Editor's note: China's 2020 Central Economic Work Conference was held in Beijing December 16-18. The annual conference reviews China's economic performance of the past year and outlines its main economic goals for the next year. According to this year's conference, one of the main economic issues China will pay attention to in 2021 is strengthening its technological abilities. Christopher Thomas is a former partner with McKinsey & Company and a Visiting professor at Tsinghua University. He has been working in China for more than a decade interacting with local tech businesses. In this interview with CGTN Opinions, he shares his views on what could be the pathways to realizing China's tech ambitions. Views expressed in the video are the expert's and not necessarily those of CGTN.
CGTN: What do you think are the biggest changes in China's tech scene over the past decade?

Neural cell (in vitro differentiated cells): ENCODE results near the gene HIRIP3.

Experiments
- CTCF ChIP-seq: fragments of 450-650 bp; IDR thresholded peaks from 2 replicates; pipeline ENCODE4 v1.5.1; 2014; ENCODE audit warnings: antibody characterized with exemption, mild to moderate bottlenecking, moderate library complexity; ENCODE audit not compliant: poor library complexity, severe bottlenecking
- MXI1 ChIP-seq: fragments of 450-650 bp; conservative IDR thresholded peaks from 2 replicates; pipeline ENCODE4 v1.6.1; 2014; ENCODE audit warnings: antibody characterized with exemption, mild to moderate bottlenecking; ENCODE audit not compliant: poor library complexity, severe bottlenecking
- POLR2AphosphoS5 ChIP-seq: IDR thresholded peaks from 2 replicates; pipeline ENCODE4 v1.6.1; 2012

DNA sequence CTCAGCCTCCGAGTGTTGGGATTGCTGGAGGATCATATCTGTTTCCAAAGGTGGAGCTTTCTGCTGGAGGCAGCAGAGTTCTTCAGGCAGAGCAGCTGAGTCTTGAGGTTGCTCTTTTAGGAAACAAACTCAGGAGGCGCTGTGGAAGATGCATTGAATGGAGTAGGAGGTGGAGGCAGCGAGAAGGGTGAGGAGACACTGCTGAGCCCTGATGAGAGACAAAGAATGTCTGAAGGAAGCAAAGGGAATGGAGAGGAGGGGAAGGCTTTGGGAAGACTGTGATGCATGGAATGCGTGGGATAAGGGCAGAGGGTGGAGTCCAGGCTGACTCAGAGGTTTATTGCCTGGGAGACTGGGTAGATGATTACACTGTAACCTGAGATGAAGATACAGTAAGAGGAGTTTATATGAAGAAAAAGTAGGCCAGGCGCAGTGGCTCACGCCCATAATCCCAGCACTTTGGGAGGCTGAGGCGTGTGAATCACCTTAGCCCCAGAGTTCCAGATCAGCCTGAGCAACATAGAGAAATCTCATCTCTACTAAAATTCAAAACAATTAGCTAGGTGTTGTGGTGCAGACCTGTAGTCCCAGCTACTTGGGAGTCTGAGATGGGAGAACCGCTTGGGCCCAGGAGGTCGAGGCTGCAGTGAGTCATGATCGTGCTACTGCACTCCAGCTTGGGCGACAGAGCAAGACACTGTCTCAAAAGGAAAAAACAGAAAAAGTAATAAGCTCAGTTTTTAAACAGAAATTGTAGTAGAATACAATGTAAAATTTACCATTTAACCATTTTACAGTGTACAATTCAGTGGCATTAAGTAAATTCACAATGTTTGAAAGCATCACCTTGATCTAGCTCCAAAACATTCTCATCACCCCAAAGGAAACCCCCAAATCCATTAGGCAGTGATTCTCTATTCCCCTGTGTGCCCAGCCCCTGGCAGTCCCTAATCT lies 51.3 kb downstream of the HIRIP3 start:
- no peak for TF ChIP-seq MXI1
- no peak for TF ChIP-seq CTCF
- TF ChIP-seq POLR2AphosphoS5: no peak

Christopher Thomas: China has always had a lot of talent and a lot of opportunities. I would say that there are probably three to four big changes that I've seen.
One is that there's been a huge increase in entrepreneurship. More and more people want to go out and start their own business.
Secondly, you've clearly seen Chinese companies move from being "me too" innovators to leading innovators. Often times, things that happen first in China are then copied around the rest of the world.
Thirdly, you now see a lot more venture capital and a lot more, shall we say, capital available and money available to people in the technology industry, where 10 to 15 years ago it was more challenging. At the same time, I would say that 10 to 15 years ago, the technology industry in China was more freewheeling, sort of less restrained. People are sort of doing everything that they want.